Refreshed 2020 Toyota Tundra Sees Price Increases

2020 Toyota Tundra Exterior photo by Christian Lantry

By Brian Normile

Refreshed with mild updates for model-year 2020, pricing for the Toyota Tundra half-ton pickup truck is now available. The most significant changes to the 2020 model are the inclusion of the standard Toyota Safety Sense P bundle of active safety systems (forward collision and lane departure warnings, active cruise control and automatic high beams) along with Apple CarPlay and Android Auto smartphone connectivity on every trim level. The 2020 Tundra also does away with the 4.6-liter V-8 in lower trims; all models come standard with the tried-and-true 5.7-liter V-8 and a six-speed automatic transmission. Output figures for the 5.7 are unchanged from the 2019 model at 381 horsepower and 401 pounds-feet of torque.

Related: 5 Fixes for the Next-Generation Toyota Tundra

Multimedia screens are now bigger as well, with 7-inch screens in lower trim levels while higher trims get 8-inch displays. Finally, the TRD Pro model can once again be had in a double-cab configuration, the first time that has been available since the 2017 model year.

These changes do come with a cost, however. Fortunately, the destination fee for the 2020 Tundra is unchanged from the 2019 model, but it still clocks in at a fairly hefty $1,595. Check out the breakdown of each configuration's price for 2020 below (all prices include the destination fee) with its corresponding increase over the 2019 version. Common upgrade costs include $3,050 to add four-wheel drive, $330 to add a long bed on double-cab (aka extended cab) SR and SR5 trim levels and either $1,865 (Limited), $2,605 (SR5) or $4,275 (TRD Pro) to upgrade from a double cab to a crew cab (CrewMax in Toyota parlance). Platinum and 1794 Edition models are only available as crew cabs. Expect to see the 2020 Toyota Tundra on dealer lots later in August.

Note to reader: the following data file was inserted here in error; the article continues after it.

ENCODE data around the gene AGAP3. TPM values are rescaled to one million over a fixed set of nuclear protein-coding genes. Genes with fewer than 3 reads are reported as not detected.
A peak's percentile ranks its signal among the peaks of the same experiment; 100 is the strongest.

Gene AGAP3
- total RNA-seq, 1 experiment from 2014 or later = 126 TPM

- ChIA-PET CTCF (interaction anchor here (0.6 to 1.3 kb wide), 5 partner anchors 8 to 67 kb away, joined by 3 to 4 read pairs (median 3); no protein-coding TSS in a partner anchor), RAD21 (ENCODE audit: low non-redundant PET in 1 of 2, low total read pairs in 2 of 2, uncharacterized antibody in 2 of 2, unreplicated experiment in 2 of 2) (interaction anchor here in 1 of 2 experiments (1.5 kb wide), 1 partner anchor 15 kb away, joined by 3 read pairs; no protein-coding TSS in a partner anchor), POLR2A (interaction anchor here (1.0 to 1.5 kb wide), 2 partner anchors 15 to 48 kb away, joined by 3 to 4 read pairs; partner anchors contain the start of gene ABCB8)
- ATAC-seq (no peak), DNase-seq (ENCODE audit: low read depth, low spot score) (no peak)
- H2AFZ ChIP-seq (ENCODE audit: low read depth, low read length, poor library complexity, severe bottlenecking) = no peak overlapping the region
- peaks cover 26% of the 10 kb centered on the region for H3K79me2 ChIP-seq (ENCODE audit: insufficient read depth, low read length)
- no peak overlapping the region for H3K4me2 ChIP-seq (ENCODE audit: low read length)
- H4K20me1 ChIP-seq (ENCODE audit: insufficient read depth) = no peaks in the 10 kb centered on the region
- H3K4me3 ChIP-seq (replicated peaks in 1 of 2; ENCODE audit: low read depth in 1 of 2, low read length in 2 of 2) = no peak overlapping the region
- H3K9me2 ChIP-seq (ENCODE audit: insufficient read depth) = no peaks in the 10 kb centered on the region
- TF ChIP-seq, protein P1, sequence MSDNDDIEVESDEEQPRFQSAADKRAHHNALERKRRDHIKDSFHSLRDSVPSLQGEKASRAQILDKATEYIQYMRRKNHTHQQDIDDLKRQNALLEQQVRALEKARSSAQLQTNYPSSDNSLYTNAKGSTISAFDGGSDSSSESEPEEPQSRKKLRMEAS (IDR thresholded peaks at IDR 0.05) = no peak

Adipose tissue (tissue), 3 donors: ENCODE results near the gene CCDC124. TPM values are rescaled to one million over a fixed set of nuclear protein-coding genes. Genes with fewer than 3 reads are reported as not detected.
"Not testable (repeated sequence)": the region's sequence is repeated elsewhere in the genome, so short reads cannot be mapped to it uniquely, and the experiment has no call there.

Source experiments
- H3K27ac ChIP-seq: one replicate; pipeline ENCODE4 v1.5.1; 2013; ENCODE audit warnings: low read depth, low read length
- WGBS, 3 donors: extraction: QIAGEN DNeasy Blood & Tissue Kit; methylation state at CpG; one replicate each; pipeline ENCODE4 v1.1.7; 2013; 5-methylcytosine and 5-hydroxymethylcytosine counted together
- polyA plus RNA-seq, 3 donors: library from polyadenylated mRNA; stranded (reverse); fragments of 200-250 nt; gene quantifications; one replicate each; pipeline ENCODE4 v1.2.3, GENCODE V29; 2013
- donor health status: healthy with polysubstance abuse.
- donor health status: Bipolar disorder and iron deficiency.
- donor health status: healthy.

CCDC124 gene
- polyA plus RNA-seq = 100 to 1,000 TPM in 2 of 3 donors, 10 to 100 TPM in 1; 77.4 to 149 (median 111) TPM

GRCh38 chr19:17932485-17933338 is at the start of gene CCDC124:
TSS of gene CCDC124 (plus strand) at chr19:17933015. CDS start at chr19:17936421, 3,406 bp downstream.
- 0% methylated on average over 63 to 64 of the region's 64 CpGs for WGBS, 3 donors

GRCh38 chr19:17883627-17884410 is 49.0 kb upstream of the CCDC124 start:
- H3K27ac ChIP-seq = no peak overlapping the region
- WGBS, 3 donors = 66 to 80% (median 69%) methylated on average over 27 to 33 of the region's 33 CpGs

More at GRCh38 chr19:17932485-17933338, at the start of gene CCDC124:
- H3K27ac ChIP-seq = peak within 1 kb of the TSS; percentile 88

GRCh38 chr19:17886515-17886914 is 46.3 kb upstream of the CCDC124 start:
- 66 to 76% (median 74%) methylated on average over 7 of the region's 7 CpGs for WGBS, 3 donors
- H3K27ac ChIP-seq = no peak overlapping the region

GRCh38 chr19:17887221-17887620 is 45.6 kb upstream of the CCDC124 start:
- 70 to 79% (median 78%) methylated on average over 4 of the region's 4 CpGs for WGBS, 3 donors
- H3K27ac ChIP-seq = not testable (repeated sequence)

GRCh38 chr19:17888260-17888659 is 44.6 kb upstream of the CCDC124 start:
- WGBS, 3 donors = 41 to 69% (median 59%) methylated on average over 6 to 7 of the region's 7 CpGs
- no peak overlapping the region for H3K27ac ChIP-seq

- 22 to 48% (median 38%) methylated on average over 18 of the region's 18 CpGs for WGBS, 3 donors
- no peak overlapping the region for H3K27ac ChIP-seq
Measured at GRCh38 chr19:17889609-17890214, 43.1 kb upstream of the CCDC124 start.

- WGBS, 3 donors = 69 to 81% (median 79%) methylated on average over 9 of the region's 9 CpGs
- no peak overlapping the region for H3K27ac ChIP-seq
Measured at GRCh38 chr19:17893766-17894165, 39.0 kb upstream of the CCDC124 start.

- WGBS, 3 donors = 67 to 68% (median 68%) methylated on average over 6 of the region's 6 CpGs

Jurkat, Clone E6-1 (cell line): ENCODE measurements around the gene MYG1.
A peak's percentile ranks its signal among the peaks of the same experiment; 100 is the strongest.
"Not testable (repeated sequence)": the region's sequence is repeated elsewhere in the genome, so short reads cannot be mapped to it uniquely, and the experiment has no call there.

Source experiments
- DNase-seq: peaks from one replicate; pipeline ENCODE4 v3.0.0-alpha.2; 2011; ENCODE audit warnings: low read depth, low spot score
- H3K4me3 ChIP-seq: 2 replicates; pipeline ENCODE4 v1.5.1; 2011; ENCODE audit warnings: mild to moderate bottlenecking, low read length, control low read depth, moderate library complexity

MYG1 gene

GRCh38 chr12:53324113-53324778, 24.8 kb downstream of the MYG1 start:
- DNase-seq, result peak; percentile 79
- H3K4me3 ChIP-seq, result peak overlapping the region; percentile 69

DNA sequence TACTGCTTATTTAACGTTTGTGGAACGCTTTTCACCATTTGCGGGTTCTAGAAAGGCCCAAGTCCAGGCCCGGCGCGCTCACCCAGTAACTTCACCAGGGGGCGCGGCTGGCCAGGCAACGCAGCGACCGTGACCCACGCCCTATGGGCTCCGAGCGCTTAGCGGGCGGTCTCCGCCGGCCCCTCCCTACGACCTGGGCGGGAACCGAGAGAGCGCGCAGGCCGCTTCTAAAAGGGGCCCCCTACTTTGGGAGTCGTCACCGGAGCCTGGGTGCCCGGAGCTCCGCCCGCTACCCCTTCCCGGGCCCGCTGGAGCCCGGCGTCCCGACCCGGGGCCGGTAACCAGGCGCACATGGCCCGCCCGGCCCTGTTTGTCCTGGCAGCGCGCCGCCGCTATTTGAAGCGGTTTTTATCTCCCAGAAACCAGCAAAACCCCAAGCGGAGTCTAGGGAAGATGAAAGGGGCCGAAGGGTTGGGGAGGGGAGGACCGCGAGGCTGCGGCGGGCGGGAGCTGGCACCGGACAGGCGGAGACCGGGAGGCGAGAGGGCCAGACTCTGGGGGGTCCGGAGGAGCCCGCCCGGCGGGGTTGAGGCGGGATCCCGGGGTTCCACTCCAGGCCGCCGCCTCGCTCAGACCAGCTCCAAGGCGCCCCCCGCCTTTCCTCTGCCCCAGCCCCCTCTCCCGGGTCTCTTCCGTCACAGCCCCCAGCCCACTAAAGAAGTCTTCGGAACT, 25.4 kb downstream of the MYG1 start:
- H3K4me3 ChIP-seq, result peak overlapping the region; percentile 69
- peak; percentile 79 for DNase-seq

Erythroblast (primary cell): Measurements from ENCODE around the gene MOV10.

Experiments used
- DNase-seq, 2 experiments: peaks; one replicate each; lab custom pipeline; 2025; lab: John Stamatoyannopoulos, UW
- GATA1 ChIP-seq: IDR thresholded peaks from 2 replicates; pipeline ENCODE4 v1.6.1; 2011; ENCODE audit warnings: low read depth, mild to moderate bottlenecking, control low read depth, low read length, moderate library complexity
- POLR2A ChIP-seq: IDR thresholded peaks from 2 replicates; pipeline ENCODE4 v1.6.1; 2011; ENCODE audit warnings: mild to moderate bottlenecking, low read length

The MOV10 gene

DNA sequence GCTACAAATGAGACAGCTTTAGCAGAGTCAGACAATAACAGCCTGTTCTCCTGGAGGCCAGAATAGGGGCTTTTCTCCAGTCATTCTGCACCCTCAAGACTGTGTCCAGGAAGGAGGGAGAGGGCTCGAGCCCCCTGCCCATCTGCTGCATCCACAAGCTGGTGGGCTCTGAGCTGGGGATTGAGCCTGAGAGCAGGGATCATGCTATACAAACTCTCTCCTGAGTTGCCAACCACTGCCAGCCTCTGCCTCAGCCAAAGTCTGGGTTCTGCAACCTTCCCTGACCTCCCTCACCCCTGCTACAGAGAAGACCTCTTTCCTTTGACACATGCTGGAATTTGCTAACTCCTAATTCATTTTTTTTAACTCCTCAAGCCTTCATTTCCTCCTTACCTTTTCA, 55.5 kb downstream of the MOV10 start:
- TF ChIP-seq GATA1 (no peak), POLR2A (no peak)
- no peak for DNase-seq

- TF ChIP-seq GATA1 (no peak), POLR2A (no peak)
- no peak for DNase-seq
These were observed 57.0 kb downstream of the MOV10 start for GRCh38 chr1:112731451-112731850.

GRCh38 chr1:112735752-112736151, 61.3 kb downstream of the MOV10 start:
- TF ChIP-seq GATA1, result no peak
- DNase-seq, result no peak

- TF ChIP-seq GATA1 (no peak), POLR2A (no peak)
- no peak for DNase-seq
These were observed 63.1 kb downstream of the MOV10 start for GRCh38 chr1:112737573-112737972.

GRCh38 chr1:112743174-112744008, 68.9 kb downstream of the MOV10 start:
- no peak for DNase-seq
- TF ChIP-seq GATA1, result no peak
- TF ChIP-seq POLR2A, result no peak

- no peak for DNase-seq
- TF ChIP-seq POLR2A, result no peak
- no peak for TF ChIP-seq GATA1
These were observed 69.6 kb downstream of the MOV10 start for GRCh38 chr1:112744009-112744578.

2020 Toyota Tundra Pricing:

  • 4x2 SR double cab: $35,020; $485 increase
  • 4x2 SR double-cab long bed: $35,350; $485 increase
  • 4x4 SR double cab: $38,070; $485 increase
  • 4x4 SR double-cab long bed: $38,400; $485 increase
  • 4x2 SR5 double cab: $36,690; $355 increase
  • 4x2 SR5 double-cab long bed: $37,020; $355 increase
  • 4x2 SR5 CrewMax: $39,295; $355 increase
  • 4x4 SR5 double cab: $39,740; $355 increase
  • 4x4 SR5 double-cab long bed: $40,070; $355 increase
  • 4x4 SR5 CrewMax: $42,345; $355 increase
  • 4x2 Limited double cab: $43,715; $1,185 increase
  • 4x2 Limited CrewMax: $45,580; $1,185 increase
  • 4x4 Limited double cab: $46,765; $1,185 increase
  • 4x4 Limited CrewMax: $48,630; $1,185 increase
  • 4x2 Platinum CrewMax: $50,220; $995 increase
  • 4x4 Platinum CrewMax: $53,270; $995 increase
  • 4x2 1794 Edition CrewMax: $50,220; $995 increase
  • 4x4 1794 Edition CrewMax: $53,270; $995 increase
  • 4x4 TRD Pro double cab: $50,100; not available as 2019
  • 4x4 TRD Pro CrewMax: $54,375; $2,885 increase

Both the Ford F-150 and Chevrolet Silverado 1500 start at roughly $30,000, but those are regular-cab models. The Ram 1500 is more closely priced to the Tundra to start, but all three competitors also offer much greater variety in terms of engine choices and can reach prices greater than $60,000 — the Ford can easily crest $70,000.

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If you're set on buying a Tundra and don't want the tech and safety features, a 2019 or earlier may net you a solid deal. If you can wait a little longer, a much-needed redesign complete with a new body-on-frame platform has been spied testing and is expected on the market as a 2021 model.

Editor's note: This post was updated Aug. 6, 2019, to include the correct photo.'s Editorial department is your source for automotive news and reviews. In line with's long-standing ethics policy, editors and reviewers don't accept gifts or free trips from automakers. The Editorial department is independent of's advertising, sales and sponsored content departments.


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